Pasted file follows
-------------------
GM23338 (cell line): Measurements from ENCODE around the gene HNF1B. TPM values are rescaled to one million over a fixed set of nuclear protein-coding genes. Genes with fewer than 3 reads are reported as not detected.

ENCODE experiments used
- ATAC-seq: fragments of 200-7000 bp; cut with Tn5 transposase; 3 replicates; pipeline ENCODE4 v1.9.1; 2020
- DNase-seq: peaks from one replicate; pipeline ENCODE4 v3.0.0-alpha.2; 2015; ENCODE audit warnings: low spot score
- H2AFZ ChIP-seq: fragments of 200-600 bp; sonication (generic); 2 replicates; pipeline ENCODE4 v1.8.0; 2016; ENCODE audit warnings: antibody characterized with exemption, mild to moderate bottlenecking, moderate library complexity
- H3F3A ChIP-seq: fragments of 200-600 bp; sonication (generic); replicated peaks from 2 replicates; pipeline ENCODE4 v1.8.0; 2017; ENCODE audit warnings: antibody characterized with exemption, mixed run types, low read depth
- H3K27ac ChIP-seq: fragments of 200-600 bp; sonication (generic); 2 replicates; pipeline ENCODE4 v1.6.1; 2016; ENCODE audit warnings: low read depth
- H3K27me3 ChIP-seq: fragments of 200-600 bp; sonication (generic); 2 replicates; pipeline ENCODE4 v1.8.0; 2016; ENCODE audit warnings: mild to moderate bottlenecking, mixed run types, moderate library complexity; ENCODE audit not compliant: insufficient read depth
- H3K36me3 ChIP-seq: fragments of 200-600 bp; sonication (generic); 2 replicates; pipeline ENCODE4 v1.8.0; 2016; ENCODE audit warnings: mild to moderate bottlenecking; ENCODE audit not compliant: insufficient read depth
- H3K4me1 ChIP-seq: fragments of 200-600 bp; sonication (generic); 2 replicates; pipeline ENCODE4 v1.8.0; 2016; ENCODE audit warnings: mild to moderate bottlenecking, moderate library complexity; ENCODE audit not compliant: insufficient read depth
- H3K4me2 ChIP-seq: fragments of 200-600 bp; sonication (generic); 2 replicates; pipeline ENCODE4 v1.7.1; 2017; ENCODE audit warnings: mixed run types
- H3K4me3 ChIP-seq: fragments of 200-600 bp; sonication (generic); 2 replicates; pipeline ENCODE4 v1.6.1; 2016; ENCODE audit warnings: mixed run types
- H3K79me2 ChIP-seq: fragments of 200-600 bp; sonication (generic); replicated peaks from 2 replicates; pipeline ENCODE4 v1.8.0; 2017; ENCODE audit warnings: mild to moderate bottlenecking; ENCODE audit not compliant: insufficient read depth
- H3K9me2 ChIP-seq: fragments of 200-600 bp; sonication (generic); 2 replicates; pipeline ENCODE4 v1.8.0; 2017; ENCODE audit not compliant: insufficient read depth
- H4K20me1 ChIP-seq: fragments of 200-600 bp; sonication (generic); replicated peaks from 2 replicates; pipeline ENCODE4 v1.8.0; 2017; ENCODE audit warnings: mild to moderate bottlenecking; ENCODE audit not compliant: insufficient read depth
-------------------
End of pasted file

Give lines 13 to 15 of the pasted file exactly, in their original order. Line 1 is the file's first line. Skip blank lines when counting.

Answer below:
- H3K79me2 ChIP-seq: fragments of 200-600 bp; sonication (generic); replicated peaks from 2 replicates; pipeline ENCODE4 v1.8.0; 2017; ENCODE audit warnings: mild to moderate bottlenecking; ENCODE audit not compliant: insufficient read depth
- H3K9me2 ChIP-seq: fragments of 200-600 bp; sonication (generic); 2 replicates; pipeline ENCODE4 v1.8.0; 2017; ENCODE audit not compliant: insufficient read depth
- H4K20me1 ChIP-seq: fragments of 200-600 bp; sonication (generic); replicated peaks from 2 replicates; pipeline ENCODE4 v1.8.0; 2017; ENCODE audit warnings: mild to moderate bottlenecking; ENCODE audit not compliant: insufficient read depth